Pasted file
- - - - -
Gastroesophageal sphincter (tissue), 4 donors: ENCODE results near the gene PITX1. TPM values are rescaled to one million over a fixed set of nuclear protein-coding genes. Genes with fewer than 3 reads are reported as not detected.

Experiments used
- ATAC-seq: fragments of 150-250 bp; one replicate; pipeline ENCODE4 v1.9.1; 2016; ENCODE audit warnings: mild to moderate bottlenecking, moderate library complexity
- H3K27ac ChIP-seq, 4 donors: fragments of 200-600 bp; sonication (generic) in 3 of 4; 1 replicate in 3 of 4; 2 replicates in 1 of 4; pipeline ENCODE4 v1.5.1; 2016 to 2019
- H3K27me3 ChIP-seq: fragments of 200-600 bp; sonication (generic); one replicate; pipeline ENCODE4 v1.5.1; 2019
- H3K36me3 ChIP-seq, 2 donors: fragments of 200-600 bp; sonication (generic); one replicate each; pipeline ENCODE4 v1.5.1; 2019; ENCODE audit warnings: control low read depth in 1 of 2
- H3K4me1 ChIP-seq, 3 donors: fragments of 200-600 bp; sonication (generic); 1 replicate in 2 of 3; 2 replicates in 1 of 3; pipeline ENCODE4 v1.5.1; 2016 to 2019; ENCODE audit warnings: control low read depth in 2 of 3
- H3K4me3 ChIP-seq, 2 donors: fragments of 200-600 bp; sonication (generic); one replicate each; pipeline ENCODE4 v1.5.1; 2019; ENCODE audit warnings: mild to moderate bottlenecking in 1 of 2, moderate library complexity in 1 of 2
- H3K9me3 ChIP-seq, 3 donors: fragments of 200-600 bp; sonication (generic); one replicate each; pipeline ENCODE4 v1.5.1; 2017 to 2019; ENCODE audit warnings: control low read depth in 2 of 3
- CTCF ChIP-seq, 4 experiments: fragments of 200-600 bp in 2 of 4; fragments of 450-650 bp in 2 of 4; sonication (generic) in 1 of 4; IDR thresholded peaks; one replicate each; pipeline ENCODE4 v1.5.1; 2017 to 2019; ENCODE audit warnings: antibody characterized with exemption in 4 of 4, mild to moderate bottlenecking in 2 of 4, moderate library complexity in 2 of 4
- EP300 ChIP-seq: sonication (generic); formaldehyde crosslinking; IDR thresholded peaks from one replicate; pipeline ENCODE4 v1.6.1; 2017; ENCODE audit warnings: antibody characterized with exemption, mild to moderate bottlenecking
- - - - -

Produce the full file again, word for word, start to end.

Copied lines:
Gastroesophageal sphincter (tissue), 4 donors: ENCODE results near the gene PITX1. TPM values are rescaled to one million over a fixed set of nuclear protein-coding genes. Genes with fewer than 3 reads are reported as not detected.

Experiments used
- ATAC-seq: fragments of 150-250 bp; one replicate; pipeline ENCODE4 v1.9.1; 2016; ENCODE audit warnings: mild to moderate bottlenecking, moderate library complexity
- H3K27ac ChIP-seq, 4 donors: fragments of 200-600 bp; sonication (generic) in 3 of 4; 1 replicate in 3 of 4; 2 replicates in 1 of 4; pipeline ENCODE4 v1.5.1; 2016 to 2019
- H3K27me3 ChIP-seq: fragments of 200-600 bp; sonication (generic); one replicate; pipeline ENCODE4 v1.5.1; 2019
- H3K36me3 ChIP-seq, 2 donors: fragments of 200-600 bp; sonication (generic); one replicate each; pipeline ENCODE4 v1.5.1; 2019; ENCODE audit warnings: control low read depth in 1 of 2
- H3K4me1 ChIP-seq, 3 donors: fragments of 200-600 bp; sonication (generic); 1 replicate in 2 of 3; 2 replicates in 1 of 3; pipeline ENCODE4 v1.5.1; 2016 to 2019; ENCODE audit warnings: control low read depth in 2 of 3
- H3K4me3 ChIP-seq, 2 donors: fragments of 200-600 bp; sonication (generic); one replicate each; pipeline ENCODE4 v1.5.1; 2019; ENCODE audit warnings: mild to moderate bottlenecking in 1 of 2, moderate library complexity in 1 of 2
- H3K9me3 ChIP-seq, 3 donors: fragments of 200-600 bp; sonication (generic); one replicate each; pipeline ENCODE4 v1.5.1; 2017 to 2019; ENCODE audit warnings: control low read depth in 2 of 3
- CTCF ChIP-seq, 4 experiments: fragments of 200-600 bp in 2 of 4; fragments of 450-650 bp in 2 of 4; sonication (generic) in 1 of 4; IDR thresholded peaks; one replicate each; pipeline ENCODE4 v1.5.1; 2017 to 2019; ENCODE audit warnings: antibody characterized with exemption in 4 of 4, mild to moderate bottlenecking in 2 of 4, moderate library complexity in 2 of 4
- EP300 ChIP-seq: sonication (generic); formaldehyde crosslinking; IDR thresholded peaks from one replicate; pipeline ENCODE4 v1.6.1; 2017; ENCODE audit warnings: antibody characterized with exemption, mild to moderate bottlenecking